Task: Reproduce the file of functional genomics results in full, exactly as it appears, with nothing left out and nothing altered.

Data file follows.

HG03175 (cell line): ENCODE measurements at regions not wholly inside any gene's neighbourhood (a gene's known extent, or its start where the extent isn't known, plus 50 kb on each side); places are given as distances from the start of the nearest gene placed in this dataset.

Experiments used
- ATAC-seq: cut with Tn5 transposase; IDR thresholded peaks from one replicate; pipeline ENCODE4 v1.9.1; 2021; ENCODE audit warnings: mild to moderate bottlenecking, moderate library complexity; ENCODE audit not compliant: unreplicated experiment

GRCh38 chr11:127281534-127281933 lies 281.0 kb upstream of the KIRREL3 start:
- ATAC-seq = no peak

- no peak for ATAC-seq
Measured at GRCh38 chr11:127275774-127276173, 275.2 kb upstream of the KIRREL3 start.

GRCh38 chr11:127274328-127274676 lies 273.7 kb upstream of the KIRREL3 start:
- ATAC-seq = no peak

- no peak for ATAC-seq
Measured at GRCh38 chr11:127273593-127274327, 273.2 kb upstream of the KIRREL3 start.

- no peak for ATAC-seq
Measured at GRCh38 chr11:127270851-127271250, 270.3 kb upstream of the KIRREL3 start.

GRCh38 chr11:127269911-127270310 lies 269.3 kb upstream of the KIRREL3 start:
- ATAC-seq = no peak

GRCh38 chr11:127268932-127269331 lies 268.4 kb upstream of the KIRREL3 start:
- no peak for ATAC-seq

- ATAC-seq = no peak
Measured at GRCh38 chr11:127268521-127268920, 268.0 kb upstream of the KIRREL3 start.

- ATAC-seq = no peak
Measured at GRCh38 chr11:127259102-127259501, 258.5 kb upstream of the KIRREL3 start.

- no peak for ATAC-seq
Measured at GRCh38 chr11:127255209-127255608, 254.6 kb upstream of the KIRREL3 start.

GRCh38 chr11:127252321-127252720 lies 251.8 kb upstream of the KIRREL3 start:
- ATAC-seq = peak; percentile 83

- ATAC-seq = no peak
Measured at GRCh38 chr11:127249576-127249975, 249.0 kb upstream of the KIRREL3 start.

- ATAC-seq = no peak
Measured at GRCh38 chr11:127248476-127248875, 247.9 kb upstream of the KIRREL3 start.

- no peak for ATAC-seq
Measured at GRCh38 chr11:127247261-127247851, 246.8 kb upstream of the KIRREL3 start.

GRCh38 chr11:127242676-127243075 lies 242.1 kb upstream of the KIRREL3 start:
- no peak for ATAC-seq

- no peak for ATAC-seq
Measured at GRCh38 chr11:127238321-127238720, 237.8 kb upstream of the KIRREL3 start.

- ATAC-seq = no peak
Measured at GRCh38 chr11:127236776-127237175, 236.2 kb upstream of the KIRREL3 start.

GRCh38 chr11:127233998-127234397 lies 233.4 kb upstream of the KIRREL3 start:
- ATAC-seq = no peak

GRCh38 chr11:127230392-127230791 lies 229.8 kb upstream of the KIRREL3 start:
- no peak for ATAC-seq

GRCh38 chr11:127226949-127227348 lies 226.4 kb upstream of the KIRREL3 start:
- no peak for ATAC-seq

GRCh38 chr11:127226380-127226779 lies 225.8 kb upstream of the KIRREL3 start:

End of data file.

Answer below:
HG03175 (cell line): ENCODE measurements at regions not wholly inside any gene's neighbourhood (a gene's known extent, or its start where the extent isn't known, plus 50 kb on each side); places are given as distances from the start of the nearest gene placed in this dataset.

Experiments used
- ATAC-seq: cut with Tn5 transposase; IDR thresholded peaks from one replicate; pipeline ENCODE4 v1.9.1; 2021; ENCODE audit warnings: mild to moderate bottlenecking, moderate library complexity; ENCODE audit not compliant: unreplicated experiment

GRCh38 chr11:127281534-127281933 lies 281.0 kb upstream of the KIRREL3 start:
- ATAC-seq = no peak

- no peak for ATAC-seq
Measured at GRCh38 chr11:127275774-127276173, 275.2 kb upstream of the KIRREL3 start.

GRCh38 chr11:127274328-127274676 lies 273.7 kb upstream of the KIRREL3 start:
- ATAC-seq = no peak

- no peak for ATAC-seq
Measured at GRCh38 chr11:127273593-127274327, 273.2 kb upstream of the KIRREL3 start.

- no peak for ATAC-seq
Measured at GRCh38 chr11:127270851-127271250, 270.3 kb upstream of the KIRREL3 start.

GRCh38 chr11:127269911-127270310 lies 269.3 kb upstream of the KIRREL3 start:
- ATAC-seq = no peak

GRCh38 chr11:127268932-127269331 lies 268.4 kb upstream of the KIRREL3 start:
- no peak for ATAC-seq

- ATAC-seq = no peak
Measured at GRCh38 chr11:127268521-127268920, 268.0 kb upstream of the KIRREL3 start.

- ATAC-seq = no peak
Measured at GRCh38 chr11:127259102-127259501, 258.5 kb upstream of the KIRREL3 start.

- no peak for ATAC-seq
Measured at GRCh38 chr11:127255209-127255608, 254.6 kb upstream of the KIRREL3 start.

GRCh38 chr11:127252321-127252720 lies 251.8 kb upstream of the KIRREL3 start:
- ATAC-seq = peak; percentile 83

- ATAC-seq = no peak
Measured at GRCh38 chr11:127249576-127249975, 249.0 kb upstream of the KIRREL3 start.

- ATAC-seq = no peak
Measured at GRCh38 chr11:127248476-127248875, 247.9 kb upstream of the KIRREL3 start.

- no peak for ATAC-seq
Measured at GRCh38 chr11:127247261-127247851, 246.8 kb upstream of the KIRREL3 start.

GRCh38 chr11:127242676-127243075 lies 242.1 kb upstream of the KIRREL3 start:
- no peak for ATAC-seq

- no peak for ATAC-seq
Measured at GRCh38 chr11:127238321-127238720, 237.8 kb upstream of the KIRREL3 start.

- ATAC-seq = no peak
Measured at GRCh38 chr11:127236776-127237175, 236.2 kb upstream of the KIRREL3 start.

GRCh38 chr11:127233998-127234397 lies 233.4 kb upstream of the KIRREL3 start:
- ATAC-seq = no peak

GRCh38 chr11:127230392-127230791 lies 229.8 kb upstream of the KIRREL3 start:
- no peak for ATAC-seq

GRCh38 chr11:127226949-127227348 lies 226.4 kb upstream of the KIRREL3 start:
- no peak for ATAC-seq

GRCh38 chr11:127226380-127226779 lies 225.8 kb upstream of the KIRREL3 start: